Investors have a tendency to abandon their financial plans in extreme market conditions. In the midst of a stock price bubble, investors tend to overweight in stocks at high prices, and after a stock market crash, investors tend to underweight stocks at low prices.
A common argument in favour of financial advice is that since people make emotional decisions to buy high and sell low, they need financial advisors. The first part of this argument makes sense; people do make these mistakes. However, who says that financial advisors steer investors away from these mistakes?
CNN Money Fortune reported on research showing that financial planners tend to be yes-men who reinforce the bad investment behaviours of their clients. This suggests that using an advisor is no guarantee that you’ll make better choices.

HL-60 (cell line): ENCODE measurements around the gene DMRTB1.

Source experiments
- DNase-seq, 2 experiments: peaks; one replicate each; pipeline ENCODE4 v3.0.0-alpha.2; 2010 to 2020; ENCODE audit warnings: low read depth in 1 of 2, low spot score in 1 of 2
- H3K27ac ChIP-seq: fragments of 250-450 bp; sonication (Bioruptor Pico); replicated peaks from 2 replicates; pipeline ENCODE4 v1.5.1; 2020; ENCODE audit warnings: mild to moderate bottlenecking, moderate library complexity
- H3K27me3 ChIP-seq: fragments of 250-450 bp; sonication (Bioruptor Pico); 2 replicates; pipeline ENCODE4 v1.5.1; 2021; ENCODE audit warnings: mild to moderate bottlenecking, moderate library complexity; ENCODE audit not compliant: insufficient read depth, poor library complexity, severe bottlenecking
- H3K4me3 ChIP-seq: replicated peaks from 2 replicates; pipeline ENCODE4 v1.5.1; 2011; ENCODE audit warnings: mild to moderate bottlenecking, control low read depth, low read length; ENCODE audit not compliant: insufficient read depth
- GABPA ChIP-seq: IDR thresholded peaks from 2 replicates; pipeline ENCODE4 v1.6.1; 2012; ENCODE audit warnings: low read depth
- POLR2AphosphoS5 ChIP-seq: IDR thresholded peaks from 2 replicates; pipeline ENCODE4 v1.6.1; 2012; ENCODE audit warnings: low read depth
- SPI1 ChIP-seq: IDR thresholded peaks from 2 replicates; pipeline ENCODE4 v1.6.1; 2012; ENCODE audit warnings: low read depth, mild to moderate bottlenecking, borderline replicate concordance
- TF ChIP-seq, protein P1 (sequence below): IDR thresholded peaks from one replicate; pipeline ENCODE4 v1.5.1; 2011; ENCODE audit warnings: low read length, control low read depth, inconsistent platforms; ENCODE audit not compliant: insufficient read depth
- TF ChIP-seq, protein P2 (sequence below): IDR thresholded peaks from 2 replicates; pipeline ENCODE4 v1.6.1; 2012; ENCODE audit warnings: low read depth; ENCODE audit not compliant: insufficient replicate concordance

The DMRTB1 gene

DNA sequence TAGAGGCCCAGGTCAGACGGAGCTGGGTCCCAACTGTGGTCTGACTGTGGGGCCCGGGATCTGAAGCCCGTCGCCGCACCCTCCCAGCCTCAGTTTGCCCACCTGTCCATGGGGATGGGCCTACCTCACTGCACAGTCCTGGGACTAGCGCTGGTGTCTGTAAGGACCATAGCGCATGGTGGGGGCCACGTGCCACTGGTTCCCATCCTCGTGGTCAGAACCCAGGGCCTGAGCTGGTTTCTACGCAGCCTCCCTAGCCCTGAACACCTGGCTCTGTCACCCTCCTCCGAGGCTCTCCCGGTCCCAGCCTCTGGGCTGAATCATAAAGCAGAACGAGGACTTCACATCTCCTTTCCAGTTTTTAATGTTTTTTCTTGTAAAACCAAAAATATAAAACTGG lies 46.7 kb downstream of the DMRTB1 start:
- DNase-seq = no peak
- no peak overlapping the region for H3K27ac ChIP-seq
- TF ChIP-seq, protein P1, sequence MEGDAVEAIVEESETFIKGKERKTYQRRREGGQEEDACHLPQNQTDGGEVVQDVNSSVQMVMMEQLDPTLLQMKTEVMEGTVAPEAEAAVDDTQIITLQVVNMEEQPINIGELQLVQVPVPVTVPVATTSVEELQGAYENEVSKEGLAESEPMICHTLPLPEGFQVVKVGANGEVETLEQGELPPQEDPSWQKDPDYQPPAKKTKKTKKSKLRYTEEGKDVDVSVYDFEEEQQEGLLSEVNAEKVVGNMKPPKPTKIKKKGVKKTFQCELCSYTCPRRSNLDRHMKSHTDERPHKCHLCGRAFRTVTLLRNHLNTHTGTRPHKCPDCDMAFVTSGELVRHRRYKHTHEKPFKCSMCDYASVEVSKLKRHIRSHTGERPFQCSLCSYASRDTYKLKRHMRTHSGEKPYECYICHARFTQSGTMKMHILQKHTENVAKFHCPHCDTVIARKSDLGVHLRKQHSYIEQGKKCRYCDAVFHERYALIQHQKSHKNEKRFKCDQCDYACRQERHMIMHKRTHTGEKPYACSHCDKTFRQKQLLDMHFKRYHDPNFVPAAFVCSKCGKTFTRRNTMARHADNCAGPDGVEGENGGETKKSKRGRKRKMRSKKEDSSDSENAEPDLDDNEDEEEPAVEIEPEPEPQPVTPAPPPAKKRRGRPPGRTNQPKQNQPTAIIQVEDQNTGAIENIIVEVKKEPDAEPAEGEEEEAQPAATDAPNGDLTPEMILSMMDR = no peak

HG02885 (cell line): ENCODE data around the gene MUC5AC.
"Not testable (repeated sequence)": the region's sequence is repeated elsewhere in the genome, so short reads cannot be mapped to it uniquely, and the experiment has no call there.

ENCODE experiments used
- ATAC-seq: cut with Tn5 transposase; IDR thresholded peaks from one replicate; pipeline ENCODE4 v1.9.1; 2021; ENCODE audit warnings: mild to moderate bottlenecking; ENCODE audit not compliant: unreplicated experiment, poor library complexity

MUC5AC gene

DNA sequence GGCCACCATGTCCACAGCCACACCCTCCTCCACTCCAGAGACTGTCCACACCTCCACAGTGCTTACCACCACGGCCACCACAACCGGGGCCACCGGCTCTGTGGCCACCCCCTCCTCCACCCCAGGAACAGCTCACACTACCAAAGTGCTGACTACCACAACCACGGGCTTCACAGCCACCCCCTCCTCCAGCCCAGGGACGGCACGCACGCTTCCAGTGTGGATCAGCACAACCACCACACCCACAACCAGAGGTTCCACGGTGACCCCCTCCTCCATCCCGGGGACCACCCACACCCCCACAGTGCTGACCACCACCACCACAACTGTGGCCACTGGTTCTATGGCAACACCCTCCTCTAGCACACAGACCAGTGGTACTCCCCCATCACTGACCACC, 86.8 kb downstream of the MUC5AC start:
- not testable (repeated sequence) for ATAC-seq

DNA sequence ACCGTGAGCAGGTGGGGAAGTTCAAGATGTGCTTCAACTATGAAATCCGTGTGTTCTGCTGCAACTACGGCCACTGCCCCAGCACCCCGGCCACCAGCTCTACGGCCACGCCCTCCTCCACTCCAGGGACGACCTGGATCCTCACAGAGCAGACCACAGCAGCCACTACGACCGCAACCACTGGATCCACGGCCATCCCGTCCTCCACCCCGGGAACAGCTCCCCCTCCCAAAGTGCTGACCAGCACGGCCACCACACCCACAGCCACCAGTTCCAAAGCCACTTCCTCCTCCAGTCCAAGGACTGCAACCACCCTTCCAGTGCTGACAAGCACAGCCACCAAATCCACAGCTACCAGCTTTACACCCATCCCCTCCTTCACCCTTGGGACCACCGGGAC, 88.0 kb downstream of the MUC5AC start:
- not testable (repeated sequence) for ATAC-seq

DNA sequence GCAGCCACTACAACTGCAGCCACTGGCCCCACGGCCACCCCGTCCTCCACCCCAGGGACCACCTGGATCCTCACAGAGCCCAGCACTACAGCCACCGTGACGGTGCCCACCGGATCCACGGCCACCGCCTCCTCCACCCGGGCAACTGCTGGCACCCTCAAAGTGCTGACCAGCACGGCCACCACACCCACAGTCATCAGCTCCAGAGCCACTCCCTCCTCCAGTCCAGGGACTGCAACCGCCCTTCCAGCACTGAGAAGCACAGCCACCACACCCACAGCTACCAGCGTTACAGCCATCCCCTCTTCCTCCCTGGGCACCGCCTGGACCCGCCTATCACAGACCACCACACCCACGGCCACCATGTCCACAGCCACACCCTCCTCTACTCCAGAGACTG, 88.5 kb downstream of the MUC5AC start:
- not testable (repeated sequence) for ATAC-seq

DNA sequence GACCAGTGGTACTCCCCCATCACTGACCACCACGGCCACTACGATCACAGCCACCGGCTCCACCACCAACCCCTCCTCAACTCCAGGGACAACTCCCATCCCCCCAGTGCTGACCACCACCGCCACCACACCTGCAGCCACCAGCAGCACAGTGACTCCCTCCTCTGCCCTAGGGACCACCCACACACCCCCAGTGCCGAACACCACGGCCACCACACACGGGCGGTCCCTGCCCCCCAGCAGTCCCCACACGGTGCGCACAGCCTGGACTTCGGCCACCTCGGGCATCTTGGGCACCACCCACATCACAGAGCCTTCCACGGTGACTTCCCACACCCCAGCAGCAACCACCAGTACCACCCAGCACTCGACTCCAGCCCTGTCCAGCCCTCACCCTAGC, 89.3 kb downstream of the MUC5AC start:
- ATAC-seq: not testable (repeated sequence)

So, investors who wish to avoid making emotional investing mistakes seem to have two choices:
1. Learn to control your emotions enough to make rational investing choices, even when everyone around you is making mistakes.
2. Find one of the apparent minority of financial advisors who will actually help protect you from emotional investing mistakes.
I try to use the first solution. It seems to me that if you’re able to judge whether an advisor is keeping your emotions in check, then you probably have already figured out how to control them on your own. Another approach is to just pick an advisor you like and hope that you’ve lucked into one of the good ones, but I don’t recommend this.